TRENTON, N.J. — A new push by same-sex marriage advocates, led by New Jersey United for Marriage, an alliance of national and state LGBT and civil rights groups, are hoping to secure enough votes to override Gov. Chris Christie’s 2012 veto of a same-sex marriage bill before the current legislative term expires in January, 2014.
Their efforts to persuade Republicans and reluctant Democrats in both the Assembly and Senate is well organized, and according to political sources in New Jersey and in Washington, well funded.
But Christie has wielded near total control of the state Legislature, and leaders in both houses have been unable to gather the required “supermajority” needed to override his veto.
Get the Daily Brief
The news you care about, reported on by the people who care about you:
Political analysts note that Christie’s legendary short temper could damage any lawmaker’s career who crossed him on an attempt to override a veto. This, coupled with a likely Christie reelection in November, would mean that a vote to override would need to occur just prior to the governor being sworn in for his second term.
Christie has repeatedly said that any vote or measure on same-sex marriage should be left up to New Jersey’s voters and the conventional wisdom would say any successful override effort would most likely anger him.
But New Jersey United for Marriage and the other advocates are banking on changing enough minds in the legislature to make it happen though.
In an analysis Sunday, the New Jersey Star-Ledger notes that the marriage equality bill Christie vetoed passed in the Senate by a vote of 24-16, with two Republicans voting yes and two Democrats voting no. If those four votes remain unchanged, three additional yes votes will be needed to override the veto.
In the Assembly, the tally was 42-33, with no Republicans voting yes, two Democrats voting no, three Republicans and one Democrat not voting, and one Democratic seat temporarily vacant. A veto override will require 12 additional yes votes.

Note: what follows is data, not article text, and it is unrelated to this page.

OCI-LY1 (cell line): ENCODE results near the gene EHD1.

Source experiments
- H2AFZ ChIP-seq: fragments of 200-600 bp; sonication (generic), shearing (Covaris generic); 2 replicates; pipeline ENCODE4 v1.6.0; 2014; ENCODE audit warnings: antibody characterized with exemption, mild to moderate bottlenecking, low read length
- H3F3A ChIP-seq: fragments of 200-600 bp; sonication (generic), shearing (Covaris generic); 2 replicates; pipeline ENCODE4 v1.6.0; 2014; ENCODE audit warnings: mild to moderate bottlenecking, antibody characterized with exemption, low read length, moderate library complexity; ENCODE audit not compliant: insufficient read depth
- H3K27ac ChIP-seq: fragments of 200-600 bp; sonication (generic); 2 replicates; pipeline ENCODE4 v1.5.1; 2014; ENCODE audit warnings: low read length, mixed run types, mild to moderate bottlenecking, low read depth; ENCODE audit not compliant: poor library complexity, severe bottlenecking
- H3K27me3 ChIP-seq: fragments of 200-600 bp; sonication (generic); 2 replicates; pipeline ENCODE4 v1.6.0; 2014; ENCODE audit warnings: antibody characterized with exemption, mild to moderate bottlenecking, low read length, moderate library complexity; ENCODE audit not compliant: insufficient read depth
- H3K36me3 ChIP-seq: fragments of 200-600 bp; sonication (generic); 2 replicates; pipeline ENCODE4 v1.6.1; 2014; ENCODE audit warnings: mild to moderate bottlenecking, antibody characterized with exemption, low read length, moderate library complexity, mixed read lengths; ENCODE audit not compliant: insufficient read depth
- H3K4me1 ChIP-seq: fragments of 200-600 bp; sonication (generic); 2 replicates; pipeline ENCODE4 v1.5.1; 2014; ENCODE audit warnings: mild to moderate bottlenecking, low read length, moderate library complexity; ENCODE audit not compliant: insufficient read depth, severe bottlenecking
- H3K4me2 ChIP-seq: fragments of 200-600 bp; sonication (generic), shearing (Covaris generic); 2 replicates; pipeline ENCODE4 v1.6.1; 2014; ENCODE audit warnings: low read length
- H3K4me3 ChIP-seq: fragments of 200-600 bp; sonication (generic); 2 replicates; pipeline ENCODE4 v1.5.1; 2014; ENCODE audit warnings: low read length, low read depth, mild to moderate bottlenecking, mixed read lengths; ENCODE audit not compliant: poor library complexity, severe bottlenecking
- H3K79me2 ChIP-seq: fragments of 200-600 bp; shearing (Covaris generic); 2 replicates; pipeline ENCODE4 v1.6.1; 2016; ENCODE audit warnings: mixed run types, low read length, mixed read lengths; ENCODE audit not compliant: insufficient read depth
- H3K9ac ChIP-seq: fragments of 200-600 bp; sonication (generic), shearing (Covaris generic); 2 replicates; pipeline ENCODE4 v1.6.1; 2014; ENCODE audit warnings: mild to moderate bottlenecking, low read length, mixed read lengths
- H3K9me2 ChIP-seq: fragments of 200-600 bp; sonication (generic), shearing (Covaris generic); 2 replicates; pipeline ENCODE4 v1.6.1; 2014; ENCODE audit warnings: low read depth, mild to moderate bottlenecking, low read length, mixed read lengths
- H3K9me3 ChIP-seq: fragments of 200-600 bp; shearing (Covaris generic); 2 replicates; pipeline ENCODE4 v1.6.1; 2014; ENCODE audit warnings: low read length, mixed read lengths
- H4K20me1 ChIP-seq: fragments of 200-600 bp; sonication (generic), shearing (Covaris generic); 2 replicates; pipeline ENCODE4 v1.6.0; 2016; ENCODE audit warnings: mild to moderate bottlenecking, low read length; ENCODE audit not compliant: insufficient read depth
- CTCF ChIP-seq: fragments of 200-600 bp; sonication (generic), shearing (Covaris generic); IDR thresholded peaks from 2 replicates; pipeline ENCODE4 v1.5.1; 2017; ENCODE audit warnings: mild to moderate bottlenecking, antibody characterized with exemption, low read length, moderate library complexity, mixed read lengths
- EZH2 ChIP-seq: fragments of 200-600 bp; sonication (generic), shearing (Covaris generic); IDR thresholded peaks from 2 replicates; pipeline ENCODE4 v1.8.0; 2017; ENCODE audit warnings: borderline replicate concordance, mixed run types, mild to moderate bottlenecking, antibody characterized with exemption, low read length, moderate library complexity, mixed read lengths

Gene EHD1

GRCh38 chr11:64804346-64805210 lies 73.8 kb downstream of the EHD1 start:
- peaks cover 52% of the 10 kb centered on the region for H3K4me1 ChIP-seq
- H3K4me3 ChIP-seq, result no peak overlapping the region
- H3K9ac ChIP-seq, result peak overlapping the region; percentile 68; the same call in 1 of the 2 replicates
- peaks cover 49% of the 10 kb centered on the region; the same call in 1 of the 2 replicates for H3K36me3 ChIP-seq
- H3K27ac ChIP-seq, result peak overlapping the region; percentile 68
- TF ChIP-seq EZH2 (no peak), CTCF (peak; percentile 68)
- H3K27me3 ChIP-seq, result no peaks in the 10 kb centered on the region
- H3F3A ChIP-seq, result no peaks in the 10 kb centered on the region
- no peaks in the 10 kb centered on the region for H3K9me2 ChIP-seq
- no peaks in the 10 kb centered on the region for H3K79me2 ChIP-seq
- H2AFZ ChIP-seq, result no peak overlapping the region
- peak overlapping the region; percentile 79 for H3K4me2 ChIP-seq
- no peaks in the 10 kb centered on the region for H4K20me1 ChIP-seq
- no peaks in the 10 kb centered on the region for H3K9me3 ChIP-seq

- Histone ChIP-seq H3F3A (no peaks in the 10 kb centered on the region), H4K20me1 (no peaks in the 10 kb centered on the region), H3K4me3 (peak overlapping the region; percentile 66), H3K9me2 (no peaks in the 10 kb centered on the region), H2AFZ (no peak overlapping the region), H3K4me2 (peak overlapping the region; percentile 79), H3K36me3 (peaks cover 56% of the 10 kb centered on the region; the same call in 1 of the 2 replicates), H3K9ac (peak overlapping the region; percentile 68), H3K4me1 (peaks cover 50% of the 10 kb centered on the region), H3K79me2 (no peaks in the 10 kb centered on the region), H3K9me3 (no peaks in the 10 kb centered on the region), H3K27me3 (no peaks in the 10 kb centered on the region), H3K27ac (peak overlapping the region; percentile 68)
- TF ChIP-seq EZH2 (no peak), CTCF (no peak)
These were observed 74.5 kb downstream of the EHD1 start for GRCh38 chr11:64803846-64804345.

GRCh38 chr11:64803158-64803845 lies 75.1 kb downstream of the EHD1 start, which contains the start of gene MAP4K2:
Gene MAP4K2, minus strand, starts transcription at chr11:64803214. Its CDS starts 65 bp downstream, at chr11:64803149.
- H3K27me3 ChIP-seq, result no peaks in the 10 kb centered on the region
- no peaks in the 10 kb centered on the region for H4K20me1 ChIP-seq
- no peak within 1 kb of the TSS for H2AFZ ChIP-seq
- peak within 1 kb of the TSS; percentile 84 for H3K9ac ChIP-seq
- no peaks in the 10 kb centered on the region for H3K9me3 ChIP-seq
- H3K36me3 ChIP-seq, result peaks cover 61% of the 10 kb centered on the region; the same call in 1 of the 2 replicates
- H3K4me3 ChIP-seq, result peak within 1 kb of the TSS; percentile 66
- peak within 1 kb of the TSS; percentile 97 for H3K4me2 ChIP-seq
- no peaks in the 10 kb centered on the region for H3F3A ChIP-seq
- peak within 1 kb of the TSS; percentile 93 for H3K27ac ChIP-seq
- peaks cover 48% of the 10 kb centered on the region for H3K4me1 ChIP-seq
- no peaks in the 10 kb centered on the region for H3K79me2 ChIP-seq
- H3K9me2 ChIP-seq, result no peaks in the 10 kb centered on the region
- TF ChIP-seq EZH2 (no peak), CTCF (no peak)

This week, two Democratic Assembly members who weren’t present for the original vote — Reps. Wayne DeAngelo and Gabriela Mosquera — said they intend to back the override effort. A spokeswoman for Mosquera, said her boss “supports same-sex marriage and will vote for the override.”
Even with those lawmakers who have now indicated a change in their viewpoints, advocates will still need to find nine more votes in the Assembly and three in the Senate before the session ends in January.
But the advocacy groups predict they will get the votes, because many lawmakers were on the fence before the U.S. Supreme Court decision in June that overturned the federal Defense of Marriage Act (DOMA).
Freshman Republican Assemblywoman Holly Schepisi acknowledged to the Star-Ledger that for her, the deciding factor was the Supreme Court decision, which “ended any pretense that New Jersey’s law authorizing civil unions affords the equal rights and privileges to same-sex couples to which the New Jersey Supreme Court has said they’re entitled.”
“Assemblywoman Schepisi said it — the Supreme Court’s decision to throw out DOMA was a game-changer,” said a spokesperson for New Jersey United for Marriage. “It’s now clear that New Jersey’s civil union law doesn’t do what it’s supposed to do. As legislators who respect the national and state constitutions, you should want to address that problem.”
In a written pitch to lawmakers, the advocacy groups said that whether Christie “wins big or wins small, the day he takes the oath of office he’ll be a lame duck. The pressure on you to do things his way will ease.”
“We can show you evidence that only a tiny number of legislators nationwide who voted for gay marriage paid any price for it at election time,” the pitch states.
“It’s going to be part of your legacy, one way or another. If it happens because of the courts, and not because of your vote, it will be a part of history that you can’t change.”